Skip to content

Forewarned is Forearmed

Updated Monday 21st April 2008

Can market analysis and good planning help companies through tough times?

In these turbulent times, almost every firm is affected by factors beyond its control. The credit crunch and plummeting consumer confidence are behind a raft of recent reports of job losses and profit warnings. Yet three recent but very different examples show how some firms cope with market turbulence better than others. JJB, the UK chain of sports shops has announced big job cuts whilst General Electric, that exemplar of US business excellence, failed to meet its earnings forecasts. By contrast, Experian, the credit-checking firm, saw sales rise 21% even though its big bank customers pulled in their horns a lot. These differences, and what they can teach the rest of us, can be understood by management research.

General Electric advertising sign Creative commons image Icon Thomas Hawk under CC-BY-NC licence under Creative-Commons license
General Electric advertising sign

The simple explanation is that firms like Experian had more foresight than the others. They read the runes of economic, political, social and other changes to anticipate the market and acted accordingly. Academics call these things the “remote environment”, in contrast to the “near environment” of customers and competitors. But the broader and more practically useful question is how did they do this; how do some firms manage to draw sense from the cacophony of the business environment?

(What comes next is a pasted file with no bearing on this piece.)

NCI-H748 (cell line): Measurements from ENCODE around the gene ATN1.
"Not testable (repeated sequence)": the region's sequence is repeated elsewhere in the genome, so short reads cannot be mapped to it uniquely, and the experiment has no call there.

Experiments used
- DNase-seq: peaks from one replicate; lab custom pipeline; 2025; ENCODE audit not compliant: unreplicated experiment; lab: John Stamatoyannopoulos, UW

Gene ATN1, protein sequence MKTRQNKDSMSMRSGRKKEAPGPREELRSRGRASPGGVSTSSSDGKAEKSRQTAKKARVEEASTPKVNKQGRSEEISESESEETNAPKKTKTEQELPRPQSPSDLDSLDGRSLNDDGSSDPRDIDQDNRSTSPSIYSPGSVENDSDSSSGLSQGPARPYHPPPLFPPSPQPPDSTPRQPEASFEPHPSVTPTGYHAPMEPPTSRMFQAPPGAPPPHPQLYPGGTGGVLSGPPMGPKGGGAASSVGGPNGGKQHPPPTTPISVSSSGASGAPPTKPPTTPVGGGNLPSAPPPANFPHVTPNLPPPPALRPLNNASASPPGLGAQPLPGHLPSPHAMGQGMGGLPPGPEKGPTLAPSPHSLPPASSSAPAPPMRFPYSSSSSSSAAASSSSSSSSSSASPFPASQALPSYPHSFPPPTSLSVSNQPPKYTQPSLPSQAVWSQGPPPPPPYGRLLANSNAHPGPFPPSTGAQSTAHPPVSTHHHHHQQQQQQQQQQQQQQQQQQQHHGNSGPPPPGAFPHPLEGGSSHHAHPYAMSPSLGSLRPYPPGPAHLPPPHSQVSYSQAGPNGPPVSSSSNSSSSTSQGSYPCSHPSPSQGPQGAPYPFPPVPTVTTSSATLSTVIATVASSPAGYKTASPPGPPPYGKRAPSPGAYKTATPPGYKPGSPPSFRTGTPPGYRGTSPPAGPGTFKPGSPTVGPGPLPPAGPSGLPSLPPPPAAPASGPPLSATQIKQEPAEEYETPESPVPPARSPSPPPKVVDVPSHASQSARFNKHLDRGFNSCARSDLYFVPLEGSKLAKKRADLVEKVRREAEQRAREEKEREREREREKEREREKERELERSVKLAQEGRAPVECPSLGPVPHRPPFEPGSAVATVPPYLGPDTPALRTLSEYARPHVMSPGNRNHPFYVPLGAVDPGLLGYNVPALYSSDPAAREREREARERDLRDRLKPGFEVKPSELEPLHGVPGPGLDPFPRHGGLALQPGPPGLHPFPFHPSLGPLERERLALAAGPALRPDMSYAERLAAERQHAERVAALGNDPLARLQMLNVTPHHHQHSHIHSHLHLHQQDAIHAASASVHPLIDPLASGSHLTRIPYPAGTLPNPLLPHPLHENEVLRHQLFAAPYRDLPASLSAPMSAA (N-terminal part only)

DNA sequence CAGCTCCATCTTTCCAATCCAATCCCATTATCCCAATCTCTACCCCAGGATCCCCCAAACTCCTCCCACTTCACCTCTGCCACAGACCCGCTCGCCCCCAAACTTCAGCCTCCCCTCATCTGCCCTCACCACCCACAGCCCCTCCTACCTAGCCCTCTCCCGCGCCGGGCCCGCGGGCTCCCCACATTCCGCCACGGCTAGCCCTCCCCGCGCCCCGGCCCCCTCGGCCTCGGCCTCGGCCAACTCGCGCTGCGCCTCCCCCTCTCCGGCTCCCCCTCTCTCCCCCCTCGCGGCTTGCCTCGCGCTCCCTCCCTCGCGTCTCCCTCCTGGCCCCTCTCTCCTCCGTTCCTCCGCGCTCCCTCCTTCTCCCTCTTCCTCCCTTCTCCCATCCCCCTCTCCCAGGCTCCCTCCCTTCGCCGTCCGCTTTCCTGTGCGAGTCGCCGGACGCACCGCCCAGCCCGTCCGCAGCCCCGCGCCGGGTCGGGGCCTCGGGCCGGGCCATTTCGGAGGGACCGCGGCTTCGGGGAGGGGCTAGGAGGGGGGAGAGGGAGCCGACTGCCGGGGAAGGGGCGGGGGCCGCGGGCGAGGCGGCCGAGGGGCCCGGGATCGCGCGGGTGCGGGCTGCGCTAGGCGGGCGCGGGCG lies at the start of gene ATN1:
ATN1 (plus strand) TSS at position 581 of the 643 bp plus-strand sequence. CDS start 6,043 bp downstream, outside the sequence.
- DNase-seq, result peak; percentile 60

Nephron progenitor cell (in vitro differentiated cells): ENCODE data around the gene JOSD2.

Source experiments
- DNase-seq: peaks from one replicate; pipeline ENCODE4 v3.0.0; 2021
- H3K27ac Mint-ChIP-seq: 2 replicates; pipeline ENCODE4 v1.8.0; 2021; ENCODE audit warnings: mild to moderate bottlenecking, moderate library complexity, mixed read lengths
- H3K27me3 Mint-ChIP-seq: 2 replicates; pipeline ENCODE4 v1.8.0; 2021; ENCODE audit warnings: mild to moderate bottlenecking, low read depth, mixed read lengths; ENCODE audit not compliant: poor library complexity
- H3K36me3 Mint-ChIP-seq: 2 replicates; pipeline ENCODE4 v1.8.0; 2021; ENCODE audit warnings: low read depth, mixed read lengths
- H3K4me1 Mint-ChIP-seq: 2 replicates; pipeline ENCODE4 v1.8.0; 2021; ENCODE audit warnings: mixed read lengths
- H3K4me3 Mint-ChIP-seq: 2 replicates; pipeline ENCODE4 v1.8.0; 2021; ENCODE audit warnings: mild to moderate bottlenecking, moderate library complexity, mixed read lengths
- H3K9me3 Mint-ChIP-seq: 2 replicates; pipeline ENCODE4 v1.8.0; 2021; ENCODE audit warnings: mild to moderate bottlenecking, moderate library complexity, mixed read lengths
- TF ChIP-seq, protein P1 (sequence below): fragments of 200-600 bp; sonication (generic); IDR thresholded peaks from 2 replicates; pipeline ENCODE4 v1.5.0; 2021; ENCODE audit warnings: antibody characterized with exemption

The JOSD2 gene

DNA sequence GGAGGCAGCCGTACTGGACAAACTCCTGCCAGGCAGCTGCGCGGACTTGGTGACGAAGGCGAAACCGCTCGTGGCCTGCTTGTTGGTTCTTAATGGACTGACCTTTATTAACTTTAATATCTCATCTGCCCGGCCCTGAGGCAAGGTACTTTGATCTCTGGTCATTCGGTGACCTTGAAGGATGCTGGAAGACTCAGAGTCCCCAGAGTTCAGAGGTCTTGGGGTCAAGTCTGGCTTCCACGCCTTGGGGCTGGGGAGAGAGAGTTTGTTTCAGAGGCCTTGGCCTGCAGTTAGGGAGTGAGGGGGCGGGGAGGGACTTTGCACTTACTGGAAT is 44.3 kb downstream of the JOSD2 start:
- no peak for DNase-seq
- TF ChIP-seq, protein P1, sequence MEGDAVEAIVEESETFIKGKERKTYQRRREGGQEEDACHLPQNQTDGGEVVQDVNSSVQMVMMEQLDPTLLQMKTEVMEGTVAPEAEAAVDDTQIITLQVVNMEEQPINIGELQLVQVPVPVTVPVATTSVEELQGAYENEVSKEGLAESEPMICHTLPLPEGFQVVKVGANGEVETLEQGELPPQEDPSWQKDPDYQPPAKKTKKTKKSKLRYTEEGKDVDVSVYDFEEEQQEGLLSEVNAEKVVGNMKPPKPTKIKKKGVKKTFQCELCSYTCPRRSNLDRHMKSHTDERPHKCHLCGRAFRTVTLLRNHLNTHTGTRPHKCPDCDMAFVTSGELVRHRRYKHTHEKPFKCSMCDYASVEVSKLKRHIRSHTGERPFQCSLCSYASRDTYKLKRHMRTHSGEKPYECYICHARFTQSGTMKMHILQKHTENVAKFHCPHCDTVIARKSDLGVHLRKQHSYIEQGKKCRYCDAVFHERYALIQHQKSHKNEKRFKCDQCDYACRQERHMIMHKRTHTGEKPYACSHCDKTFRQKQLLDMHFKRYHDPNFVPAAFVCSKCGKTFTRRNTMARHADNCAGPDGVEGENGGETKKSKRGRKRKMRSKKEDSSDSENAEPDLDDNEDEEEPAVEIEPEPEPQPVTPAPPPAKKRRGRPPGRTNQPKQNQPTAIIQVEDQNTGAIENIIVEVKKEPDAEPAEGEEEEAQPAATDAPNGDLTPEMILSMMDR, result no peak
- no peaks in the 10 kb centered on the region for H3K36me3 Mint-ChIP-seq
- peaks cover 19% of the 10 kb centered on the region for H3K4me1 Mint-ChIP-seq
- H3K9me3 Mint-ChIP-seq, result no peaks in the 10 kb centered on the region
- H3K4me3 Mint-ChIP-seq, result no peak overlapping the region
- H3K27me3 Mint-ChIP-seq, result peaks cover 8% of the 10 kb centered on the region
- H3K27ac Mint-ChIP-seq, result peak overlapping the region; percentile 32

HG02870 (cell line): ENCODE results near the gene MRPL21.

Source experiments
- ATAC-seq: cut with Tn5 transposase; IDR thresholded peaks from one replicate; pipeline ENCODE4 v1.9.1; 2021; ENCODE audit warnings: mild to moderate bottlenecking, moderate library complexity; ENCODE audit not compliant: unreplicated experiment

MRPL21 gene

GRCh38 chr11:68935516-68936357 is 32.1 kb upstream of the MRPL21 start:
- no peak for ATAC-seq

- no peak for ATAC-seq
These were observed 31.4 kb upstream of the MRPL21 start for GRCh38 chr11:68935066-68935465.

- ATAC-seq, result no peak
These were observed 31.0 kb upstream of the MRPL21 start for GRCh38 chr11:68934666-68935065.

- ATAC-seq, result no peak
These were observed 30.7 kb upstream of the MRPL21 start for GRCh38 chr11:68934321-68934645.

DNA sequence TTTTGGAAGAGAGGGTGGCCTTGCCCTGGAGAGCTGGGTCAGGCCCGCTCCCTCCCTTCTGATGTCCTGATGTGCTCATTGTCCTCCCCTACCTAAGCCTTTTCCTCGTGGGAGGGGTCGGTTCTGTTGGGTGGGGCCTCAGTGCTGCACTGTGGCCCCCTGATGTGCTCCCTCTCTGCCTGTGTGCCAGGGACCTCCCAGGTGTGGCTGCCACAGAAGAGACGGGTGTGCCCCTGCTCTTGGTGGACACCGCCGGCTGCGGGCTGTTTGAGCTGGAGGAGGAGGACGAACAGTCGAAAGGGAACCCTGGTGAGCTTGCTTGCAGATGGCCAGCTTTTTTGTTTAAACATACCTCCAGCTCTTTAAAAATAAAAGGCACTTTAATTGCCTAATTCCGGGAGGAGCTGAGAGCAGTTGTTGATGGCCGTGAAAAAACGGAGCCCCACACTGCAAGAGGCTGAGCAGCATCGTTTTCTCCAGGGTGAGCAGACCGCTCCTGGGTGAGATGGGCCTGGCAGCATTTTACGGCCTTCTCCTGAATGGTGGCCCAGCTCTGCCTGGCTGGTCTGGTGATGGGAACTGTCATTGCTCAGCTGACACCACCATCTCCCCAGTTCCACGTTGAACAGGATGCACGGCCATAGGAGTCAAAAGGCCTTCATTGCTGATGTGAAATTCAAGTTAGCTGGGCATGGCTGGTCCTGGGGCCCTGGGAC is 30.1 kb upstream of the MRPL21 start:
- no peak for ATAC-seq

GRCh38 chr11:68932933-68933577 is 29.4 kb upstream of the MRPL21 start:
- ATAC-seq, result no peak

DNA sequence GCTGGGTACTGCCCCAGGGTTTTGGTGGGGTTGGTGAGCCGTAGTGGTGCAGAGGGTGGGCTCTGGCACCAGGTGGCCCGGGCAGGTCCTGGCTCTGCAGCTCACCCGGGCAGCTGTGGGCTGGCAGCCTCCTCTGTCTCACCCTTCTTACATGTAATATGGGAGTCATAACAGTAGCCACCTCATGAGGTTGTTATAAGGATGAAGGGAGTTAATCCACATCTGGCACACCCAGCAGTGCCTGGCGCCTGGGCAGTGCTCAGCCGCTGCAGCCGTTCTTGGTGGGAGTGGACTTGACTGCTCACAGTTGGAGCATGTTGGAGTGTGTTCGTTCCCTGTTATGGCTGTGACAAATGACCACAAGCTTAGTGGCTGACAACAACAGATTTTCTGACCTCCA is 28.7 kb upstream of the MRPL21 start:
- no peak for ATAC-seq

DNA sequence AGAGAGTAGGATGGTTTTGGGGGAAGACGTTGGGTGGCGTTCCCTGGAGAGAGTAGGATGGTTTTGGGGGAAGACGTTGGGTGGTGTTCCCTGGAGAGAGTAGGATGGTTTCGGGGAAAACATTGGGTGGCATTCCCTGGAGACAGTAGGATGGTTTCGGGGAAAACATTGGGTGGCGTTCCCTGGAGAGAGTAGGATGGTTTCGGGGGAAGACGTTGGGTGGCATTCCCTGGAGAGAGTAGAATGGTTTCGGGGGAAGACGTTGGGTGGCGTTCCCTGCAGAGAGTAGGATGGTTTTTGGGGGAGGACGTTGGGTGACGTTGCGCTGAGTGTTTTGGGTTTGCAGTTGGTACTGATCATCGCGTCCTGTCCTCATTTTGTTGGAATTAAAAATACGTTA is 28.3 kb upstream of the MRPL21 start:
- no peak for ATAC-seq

There are three sets of management research ideas that help us to answer this question:

The first is that about how managers “scan” the market. This shows that we all do it differently. For example, some of us are ad hoc, whilst others are systematic. This research also tells us that complex environments need more rigour and process and that management teams need a blend of scanning styles.

The second is about how firms make sense of what they see. This shows that data, information, knowledge and insight are different things and the core skill is converting data into information, then into knowledge and then sieving valuable insight from a mountain of knowledge.

The final idea is about how managers create strategy from insight. This shows that it is a much intuition as analysis and that it often comes in a flash of inspiration. Managers need to gather relevant past lessons and synthesise them into a new vision of the future. To do this, they have to have clear minds and not get lost in the detail.

Put like that, it all seems common sense but, as Voltaire said, common sense is not so common. Many firms think market insight can be made just by throwing enough computing power at enough data. They get obsessed with algorithms and data collection and lose sight of the unique power of human beings to synthesise information from many different sources. Good firms, by contrast, follow some simple rules to avoid this trap, such as combining quantitative and qualitative data and using that data testing their long-held assumptions.

And the practical moral of the story? Don’t be fooled by the patter of the IT salespeople. There are mountains of good, and unbiased, management research about how to make sense of the market, research that helps you to be both forewarned and forearmed.

Further Reading

  • Open University Course B201 - Business Organisations and their Environments.
  • Strategic Intuition: The Creative Spark in Human Intuition by William Duggan, published by Columbia Business School Publishing,
  • Creating Market Insight: How Firms Create Value From Market Understanding. By Brian D Smith & Paul G Raspin from Wiley.
  • The Marketer's Stone by Dr Brian Smith, Dr Hugh Wilson and Professor Moira Clark, published in The Marketer, 2006 (article available free on request)
 

For further information, take a look at our frequently asked questions which may give you the support you need.

Have a question?